The stage is not only where TRI.BE find their best selves, but also the place that makes every hardship of idol life worth it. “There are many difficulties in being an idol…But you still have to work a lot more than people know,” Kelly reveals. “The hardest part of being an idol is smiling in front of the camera no matter how exhausted I am.”

To Jinha, the most difficult thing was giving up a sense of normalcy. “I had to sacrifice my school life. I could not hang out with friends. Also, I was anxious from the thought that even if I debuted as an idol, my success wasn’t guaranteed. Coping with my anxiety was difficult,” she says. “The hardest part was that there was no end in sight,” Hyunbin adds. “There are many trainees in the same agency, and there are hundreds of agencies with trainees. It’s uncertain if you will become part of a group, and even if you do, the group might not debut at all.”

Kelly, Jia and Mire, who moved to Korea to pursue their careers, have faced even more obstacles. “I left my hometown alone when I was in the second grade of middle school,” Jia shares. “At the time, I did not speak any Korean, and I was unfamiliar with a lot of house chores. I didn’t have anyone to rely on. After I debuted as [part of] TRI.BE, I feel much better as I have our members and TRUE (TRI.BE’s fandom) by my side.” Mire, who was born in Japan, recalls a time when she was a trainee and had to rap in English for her monthly assessment. “I struggled a lot at the time because it was the first time I was rapping, and I wasn’t fluent in English. Although I wanted to give up, I practiced until dawn for my dream,” she says. “I was complimented by our producer at the assessment [for my effort]. That’s when I learned that I can do anything as long as I don’t give up.”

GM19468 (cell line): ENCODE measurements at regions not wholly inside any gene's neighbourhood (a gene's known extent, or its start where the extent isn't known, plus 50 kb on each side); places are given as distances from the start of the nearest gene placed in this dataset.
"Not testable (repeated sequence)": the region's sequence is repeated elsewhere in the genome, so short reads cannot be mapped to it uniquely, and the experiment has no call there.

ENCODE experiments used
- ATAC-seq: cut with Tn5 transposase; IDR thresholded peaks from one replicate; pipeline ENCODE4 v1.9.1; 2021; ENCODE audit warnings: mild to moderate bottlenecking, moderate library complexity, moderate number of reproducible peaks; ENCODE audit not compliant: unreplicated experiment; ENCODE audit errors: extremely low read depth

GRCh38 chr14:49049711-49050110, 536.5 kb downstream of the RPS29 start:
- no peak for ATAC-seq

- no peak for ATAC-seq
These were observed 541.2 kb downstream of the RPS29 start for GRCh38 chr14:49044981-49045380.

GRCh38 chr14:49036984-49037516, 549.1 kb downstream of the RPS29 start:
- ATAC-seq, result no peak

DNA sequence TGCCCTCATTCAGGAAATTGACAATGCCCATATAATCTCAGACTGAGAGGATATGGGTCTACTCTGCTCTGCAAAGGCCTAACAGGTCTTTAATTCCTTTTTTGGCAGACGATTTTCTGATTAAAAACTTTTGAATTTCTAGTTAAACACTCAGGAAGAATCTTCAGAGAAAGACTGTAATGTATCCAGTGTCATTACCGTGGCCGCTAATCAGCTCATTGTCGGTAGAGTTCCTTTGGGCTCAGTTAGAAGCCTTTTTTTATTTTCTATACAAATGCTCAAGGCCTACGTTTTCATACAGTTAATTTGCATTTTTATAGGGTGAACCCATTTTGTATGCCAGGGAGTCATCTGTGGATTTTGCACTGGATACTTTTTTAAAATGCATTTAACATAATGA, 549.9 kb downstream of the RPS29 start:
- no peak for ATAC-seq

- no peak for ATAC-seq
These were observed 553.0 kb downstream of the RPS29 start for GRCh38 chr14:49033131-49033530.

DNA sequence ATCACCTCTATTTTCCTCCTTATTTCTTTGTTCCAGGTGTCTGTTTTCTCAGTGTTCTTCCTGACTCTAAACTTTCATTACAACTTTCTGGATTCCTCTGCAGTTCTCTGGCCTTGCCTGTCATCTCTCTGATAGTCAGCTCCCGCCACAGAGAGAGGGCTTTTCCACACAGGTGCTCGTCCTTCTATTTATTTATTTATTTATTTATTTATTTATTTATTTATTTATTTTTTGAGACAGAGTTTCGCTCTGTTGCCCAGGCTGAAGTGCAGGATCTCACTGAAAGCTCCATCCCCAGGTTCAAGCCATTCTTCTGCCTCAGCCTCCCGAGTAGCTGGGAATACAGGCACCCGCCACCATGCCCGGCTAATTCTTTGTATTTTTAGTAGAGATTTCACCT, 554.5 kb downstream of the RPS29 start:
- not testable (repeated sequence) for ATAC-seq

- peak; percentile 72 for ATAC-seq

TRI.BE K-Pop Girl Group Korean Music Artists Singers Members Idols Songsun Kelly Jinha Hyunbin Jia Soeun Mire Neon Lights Pink

Universal Music Korea

That’s a belief shared by the group as a whole. As Songsun puts it, “Hard work will not betray me.” During the last few years of her lengthy trainee experience, she recalls being resilient, despite feeling stuck. “Eventually, I did accomplish the results that I wanted, and I gained confidence,” she says. Her history is an inspiration for the other members. “I think it is amazing how she did not give up for so long and tried until she made it,” Jinha says. “When I [see] her always doing her best, she makes me realize that anything is possible if I try hard.”

The members are all praise and compliments to each other. Songsun admires Mire’s courage in coming to Korea when she’s so young and working so hard to achieve her dreams. Mire admires Kelly’s language skills (she is fluent in Korean, Chinese and English), and how she is “talented in many areas, such as drawing, playing the piano, the violin and crafting with beads,” while Jia admires how Soeun is always showing her bright side, “even though our schedules can be exhausting.”

TRI.BE’s journey has just begun, but the members keep their feet on the ground. “I want to keep the passion I had when I debuted throughout my career,” says Soeun, who aims to always remember where she came from. “Confidence is important, but I should not be arrogant.” She adds that it’s an honor to be an idol. “I would be lying if I said I don’t feel pressured, but it motivates me to try harder.” In fact, the whole experience is still a little surreal to some of them. “Honestly, I still can’t believe this is real. I can’t believe that so many people know TRI.BE and support us, and I’m so thankful for them all the time,” Jia says. “Of course, there are many hardships,” Mire admits, “But I am honored and happy to experience something that only a few people can.”


Tássia Assis is a freelance writer covering culture and music, with a focus on K-pop. You can read more of her work here or follow her on Twitter.